Kaharz wrote:You are aware that you are readily presenting your own bias as well as pissing people off with personal insults and evasiveness instead of 'logic and facts?' You're also over-reacting to an obvious joke. Chill.
My own bias is to avoid getting into debates with people that dismiss evidence before they even see it. Sure. Makes sense.
No, the bias you exhibited was to dismiss people who did not agree with you.
Actually, ethical vegetarians make their decision based on ignorance of that research, much like you made that post based on ignorance of that research.
Not all vegetarians are ethical vegetarians. Some make their choice based on ignorance of nutritional research. Others based on ignorance about how farming affects the environment.
These statements all assume that vegetarians are ignorant of the 'truth.' You also seem to be assuming anyone who doesn't agree with your position must not have seen the research. I don't know if you are actually assuming that, but that is how it appears. While I'm sure many vegetarians are ignorant of the research into plant intelligence, nutrition, and the environmental effects of various forms of farming, I doubt all of them are. Your statements imply the assumption that the research you support is true and any contradictory research or hypotheses are are not true. This attitude implies that there is no room for skepticism or debate on these issues. This dismissiveness is what I meant above by you showing your bias.
Technically, all research and theories should be open to debate and skepticism. Although in practice, some are more debatable than others. There aren't many people with a basic physics education who are going to debate the three laws of thermodynamics, but a lot of other theories are more open to debate. So let's have a debate. I'd also like to say upfront, I'll probably be playing devil's advocate some and I may not actually agree with all my arguments. I'll also note that I have no moral, ethical, religious or other self-imposed diet restrictions. I eat anything that I find tasty.
Big fucking wall of text follows.
I wasn't able to access everything you linked, but I am already familiar with some of it. Although probably not as familiar as you. I also looked up another source in the case of the kudu-acacia article since I wasn't paying for a subscription to the site you linked. My sources were a bit more recent, but appeared to only reference the article you linked.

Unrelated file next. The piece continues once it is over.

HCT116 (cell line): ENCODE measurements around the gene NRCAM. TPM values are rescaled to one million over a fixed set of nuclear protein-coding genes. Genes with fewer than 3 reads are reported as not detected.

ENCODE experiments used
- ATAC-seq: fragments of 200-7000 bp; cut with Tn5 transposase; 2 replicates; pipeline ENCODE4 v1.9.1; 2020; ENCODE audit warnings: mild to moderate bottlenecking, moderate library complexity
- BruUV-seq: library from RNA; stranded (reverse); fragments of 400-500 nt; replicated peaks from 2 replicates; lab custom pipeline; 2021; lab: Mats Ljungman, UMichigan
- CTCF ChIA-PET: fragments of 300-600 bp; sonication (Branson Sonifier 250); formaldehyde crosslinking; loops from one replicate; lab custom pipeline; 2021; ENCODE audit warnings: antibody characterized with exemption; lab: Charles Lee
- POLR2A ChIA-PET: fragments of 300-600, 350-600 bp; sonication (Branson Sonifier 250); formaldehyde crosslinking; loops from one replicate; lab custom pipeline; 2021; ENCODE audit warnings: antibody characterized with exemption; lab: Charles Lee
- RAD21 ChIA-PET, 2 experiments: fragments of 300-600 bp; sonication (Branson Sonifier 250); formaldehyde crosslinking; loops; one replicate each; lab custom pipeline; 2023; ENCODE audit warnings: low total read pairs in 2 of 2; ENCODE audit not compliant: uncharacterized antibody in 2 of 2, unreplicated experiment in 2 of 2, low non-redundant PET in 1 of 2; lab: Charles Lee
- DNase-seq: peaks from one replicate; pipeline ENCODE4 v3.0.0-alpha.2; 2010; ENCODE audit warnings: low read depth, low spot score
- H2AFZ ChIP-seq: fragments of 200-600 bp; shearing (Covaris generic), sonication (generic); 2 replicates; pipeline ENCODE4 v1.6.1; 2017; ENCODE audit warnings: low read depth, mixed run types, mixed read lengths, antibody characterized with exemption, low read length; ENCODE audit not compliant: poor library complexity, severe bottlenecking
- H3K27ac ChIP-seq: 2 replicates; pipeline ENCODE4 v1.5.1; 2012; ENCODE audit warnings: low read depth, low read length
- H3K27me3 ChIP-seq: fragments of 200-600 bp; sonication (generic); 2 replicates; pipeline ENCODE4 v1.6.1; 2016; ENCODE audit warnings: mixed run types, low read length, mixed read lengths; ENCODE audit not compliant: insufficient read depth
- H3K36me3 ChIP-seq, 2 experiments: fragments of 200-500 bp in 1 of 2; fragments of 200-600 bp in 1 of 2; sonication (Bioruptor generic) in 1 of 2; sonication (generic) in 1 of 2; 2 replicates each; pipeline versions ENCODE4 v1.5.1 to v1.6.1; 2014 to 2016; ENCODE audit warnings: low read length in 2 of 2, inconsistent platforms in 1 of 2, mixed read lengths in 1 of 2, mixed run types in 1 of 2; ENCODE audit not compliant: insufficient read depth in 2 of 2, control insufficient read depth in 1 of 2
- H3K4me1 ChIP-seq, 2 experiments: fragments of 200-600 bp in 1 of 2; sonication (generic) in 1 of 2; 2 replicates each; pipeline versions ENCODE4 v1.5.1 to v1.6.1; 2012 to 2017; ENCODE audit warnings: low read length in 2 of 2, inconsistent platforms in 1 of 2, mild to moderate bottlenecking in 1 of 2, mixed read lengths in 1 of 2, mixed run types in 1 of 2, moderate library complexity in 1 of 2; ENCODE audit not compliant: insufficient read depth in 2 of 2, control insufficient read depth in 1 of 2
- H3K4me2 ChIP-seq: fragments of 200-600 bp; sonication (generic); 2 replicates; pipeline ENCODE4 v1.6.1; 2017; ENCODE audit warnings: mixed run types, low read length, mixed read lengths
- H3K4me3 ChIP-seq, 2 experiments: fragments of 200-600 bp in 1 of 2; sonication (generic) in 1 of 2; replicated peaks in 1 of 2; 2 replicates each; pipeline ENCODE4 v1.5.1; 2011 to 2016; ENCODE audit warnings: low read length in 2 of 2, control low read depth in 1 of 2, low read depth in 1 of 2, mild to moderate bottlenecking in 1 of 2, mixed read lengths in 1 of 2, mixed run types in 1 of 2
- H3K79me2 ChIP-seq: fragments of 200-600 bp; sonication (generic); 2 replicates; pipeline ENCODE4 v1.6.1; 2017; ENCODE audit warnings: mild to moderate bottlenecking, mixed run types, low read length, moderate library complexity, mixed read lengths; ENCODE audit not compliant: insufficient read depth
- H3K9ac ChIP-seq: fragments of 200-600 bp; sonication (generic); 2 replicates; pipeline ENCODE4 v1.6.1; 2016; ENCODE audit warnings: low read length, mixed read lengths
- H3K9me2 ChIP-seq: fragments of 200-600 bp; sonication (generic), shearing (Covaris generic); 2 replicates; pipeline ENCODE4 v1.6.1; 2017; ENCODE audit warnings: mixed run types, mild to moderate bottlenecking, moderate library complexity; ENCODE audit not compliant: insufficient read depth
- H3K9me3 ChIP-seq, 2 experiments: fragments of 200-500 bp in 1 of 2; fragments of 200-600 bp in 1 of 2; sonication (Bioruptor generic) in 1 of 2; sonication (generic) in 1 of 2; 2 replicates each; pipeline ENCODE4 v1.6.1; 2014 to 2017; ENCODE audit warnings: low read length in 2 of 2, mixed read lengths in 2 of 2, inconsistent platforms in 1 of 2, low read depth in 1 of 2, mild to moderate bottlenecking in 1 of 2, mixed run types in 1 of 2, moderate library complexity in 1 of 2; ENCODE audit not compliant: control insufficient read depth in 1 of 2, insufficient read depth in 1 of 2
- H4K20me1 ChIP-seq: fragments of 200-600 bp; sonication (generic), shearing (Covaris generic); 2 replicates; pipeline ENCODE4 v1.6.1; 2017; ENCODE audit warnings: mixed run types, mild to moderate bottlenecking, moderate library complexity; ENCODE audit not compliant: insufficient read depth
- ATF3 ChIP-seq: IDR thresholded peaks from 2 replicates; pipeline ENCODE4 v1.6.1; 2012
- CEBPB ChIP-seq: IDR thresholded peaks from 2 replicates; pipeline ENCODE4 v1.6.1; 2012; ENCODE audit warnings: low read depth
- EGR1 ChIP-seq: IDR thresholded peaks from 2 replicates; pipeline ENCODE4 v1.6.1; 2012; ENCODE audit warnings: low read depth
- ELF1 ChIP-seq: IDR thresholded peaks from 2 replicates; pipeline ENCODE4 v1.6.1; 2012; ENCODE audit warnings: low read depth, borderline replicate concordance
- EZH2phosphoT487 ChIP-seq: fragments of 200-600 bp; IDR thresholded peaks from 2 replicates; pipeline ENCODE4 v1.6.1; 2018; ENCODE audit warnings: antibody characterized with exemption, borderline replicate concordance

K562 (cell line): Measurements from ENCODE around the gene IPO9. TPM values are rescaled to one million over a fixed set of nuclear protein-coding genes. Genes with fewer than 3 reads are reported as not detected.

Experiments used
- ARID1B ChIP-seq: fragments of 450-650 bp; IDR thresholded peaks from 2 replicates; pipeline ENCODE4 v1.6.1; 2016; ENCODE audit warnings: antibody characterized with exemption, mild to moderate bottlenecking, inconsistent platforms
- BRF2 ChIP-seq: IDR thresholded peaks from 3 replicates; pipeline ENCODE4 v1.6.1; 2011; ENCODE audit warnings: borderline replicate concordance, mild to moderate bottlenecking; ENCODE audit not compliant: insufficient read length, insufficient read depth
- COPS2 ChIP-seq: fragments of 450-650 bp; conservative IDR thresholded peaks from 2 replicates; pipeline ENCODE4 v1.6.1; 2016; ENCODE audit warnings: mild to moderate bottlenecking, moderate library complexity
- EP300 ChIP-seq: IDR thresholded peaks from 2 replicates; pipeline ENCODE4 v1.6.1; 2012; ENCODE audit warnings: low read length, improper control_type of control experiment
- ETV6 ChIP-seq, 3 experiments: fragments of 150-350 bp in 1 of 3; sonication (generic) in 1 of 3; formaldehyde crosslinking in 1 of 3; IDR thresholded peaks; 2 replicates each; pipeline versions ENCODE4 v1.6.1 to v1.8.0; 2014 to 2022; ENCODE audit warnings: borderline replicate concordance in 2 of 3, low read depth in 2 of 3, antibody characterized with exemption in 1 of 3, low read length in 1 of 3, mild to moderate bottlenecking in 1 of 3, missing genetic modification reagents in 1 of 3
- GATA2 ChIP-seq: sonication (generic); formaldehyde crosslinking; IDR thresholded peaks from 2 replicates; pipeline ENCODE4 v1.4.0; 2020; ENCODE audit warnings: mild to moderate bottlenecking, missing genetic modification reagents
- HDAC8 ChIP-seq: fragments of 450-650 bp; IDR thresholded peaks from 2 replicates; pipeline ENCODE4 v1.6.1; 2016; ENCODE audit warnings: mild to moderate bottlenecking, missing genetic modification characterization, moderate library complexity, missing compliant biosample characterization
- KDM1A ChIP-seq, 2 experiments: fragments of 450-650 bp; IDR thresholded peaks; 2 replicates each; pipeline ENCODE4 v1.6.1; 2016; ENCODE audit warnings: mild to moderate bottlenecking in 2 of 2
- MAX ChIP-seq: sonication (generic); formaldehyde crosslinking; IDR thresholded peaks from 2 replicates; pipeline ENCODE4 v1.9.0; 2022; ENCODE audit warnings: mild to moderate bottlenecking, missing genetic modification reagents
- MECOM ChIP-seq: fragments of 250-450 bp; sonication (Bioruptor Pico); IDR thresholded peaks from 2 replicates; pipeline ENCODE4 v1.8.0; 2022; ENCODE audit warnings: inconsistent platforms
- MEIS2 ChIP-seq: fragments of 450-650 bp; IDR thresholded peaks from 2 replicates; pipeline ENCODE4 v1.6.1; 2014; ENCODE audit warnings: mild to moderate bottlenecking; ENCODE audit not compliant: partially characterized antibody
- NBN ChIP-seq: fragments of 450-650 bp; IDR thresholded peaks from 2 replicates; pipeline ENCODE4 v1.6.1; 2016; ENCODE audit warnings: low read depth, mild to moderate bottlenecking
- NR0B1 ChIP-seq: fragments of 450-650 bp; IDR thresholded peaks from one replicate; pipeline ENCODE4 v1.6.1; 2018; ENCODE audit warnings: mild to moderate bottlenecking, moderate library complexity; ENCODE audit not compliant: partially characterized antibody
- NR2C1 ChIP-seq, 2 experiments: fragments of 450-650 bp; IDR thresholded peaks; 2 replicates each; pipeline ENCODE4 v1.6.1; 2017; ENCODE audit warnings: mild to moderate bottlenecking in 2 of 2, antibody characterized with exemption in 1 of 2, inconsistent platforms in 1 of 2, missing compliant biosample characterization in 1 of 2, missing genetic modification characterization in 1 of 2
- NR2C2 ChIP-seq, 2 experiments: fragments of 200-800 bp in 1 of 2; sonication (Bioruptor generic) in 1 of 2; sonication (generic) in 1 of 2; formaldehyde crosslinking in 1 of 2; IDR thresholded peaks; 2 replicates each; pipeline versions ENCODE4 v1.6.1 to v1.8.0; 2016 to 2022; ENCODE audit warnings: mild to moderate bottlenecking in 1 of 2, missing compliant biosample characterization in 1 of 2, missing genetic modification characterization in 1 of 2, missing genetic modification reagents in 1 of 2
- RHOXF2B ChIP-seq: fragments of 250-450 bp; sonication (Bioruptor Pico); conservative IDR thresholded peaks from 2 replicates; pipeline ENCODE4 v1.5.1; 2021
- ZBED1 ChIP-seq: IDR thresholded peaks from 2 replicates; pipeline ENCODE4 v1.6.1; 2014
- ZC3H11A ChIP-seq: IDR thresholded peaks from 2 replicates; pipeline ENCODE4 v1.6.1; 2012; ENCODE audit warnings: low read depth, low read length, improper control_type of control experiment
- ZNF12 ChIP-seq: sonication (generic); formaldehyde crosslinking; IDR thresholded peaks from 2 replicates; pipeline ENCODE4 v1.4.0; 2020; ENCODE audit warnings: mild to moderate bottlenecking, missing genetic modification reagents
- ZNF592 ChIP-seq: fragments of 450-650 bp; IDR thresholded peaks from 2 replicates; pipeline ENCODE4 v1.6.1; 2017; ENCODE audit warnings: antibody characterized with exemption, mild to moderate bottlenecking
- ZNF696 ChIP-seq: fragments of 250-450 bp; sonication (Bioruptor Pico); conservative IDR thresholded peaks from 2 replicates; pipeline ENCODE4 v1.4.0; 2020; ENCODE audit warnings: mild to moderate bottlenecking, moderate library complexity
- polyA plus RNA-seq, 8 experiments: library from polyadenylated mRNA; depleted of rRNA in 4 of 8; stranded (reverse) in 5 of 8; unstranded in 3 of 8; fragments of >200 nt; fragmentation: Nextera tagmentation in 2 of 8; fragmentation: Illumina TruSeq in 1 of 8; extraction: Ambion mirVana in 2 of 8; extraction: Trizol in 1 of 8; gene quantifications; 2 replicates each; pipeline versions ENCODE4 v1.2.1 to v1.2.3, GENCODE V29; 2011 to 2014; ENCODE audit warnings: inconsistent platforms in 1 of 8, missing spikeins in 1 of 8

So the big problem, which we will probably have to more or less ignore, is the definition of intelligence. If you just use the idea of the ability of an individual or group of organisms to adapt to changing environmental stimulus, then you can define almost any living thing as intelligent. Slime molds have been demonstrated to be able to use an external spatial 'memory' to track where they have been before as well as to anticipate impending unfavorable enviormental conditions. At least that is the interpretation of the researchers. If you set a more complex standard for intelligence, less and less organisms exhibit 'intelligence' until you make the definition so restrictive or complex that only humans could be considered intelligent. You could even make the definition exclude humans if you wanted to. Not having a consensus definition intelligence of course drastically limits the debate since it is the core issue. If I had to agree on one, I'd probably say the ability of an individual to successfully adapt to wholly new conditions in real time, not by evolution. In other words, the ability to innovate. It might not be particularly good definition, but I think innovation requires the ability to learn from past experience and apply that knowledge to develop solutions to new conditions. This implies an ability to remember the past and more importantly, anticipate the future. It is a fairly restrictive definition. I would also add the condition that the lack of individual success excludes this as nothing is omniscient and so nothing can successfully innovate every time.